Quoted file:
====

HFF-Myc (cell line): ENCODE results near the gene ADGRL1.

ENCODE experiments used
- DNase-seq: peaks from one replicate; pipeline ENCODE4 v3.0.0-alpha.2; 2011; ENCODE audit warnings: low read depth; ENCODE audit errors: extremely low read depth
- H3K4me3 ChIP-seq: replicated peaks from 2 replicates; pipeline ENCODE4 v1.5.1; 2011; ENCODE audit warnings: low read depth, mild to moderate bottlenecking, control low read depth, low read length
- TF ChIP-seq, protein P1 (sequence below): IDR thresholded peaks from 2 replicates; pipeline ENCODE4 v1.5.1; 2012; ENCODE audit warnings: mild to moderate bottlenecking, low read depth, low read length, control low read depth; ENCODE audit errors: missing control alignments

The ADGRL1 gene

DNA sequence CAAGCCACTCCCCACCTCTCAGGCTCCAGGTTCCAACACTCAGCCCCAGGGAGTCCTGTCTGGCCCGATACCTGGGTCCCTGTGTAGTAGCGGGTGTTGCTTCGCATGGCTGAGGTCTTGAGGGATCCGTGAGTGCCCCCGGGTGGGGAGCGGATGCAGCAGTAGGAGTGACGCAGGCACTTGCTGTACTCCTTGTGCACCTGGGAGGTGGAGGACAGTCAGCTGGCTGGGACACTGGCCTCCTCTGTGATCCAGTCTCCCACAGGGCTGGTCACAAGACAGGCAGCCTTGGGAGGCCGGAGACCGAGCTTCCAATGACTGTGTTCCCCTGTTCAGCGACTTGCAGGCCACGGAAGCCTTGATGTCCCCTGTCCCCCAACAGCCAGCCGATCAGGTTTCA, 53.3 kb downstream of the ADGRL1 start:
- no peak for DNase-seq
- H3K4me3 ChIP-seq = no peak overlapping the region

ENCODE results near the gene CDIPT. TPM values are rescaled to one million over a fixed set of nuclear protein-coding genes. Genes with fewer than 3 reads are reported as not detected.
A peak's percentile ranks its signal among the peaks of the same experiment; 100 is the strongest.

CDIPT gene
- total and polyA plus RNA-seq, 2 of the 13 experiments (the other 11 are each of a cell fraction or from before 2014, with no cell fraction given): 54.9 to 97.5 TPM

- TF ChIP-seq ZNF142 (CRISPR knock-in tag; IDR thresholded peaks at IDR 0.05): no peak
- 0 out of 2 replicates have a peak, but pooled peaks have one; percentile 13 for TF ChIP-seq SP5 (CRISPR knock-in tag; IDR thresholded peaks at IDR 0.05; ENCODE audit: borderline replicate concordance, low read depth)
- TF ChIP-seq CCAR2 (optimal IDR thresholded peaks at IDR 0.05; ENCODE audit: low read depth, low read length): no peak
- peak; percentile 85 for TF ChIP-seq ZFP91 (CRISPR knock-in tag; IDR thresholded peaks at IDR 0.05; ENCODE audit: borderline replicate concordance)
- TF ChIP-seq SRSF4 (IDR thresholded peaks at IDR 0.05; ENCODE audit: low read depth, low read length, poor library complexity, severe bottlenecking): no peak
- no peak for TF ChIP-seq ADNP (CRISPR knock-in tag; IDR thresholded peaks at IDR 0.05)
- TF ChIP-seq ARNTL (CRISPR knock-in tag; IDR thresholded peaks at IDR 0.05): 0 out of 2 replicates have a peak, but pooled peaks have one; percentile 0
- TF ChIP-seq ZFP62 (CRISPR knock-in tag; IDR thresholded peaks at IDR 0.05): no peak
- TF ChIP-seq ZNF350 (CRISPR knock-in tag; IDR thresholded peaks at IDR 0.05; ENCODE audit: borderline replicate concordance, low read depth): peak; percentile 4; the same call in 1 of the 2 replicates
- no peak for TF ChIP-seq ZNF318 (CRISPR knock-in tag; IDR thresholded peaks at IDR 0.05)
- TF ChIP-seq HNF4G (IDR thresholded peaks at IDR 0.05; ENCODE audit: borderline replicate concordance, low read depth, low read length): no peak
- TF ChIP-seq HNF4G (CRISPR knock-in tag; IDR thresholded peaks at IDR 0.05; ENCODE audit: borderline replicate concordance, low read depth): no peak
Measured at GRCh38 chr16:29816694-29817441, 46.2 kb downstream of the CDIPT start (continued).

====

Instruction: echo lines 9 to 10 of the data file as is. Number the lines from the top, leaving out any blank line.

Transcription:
- H3K4me3 ChIP-seq = no peak overlapping the region

ENCODE results near the gene CDIPT. TPM values are rescaled to one million over a fixed set of nuclear protein-coding genes. Genes with fewer than 3 reads are reported as not detected.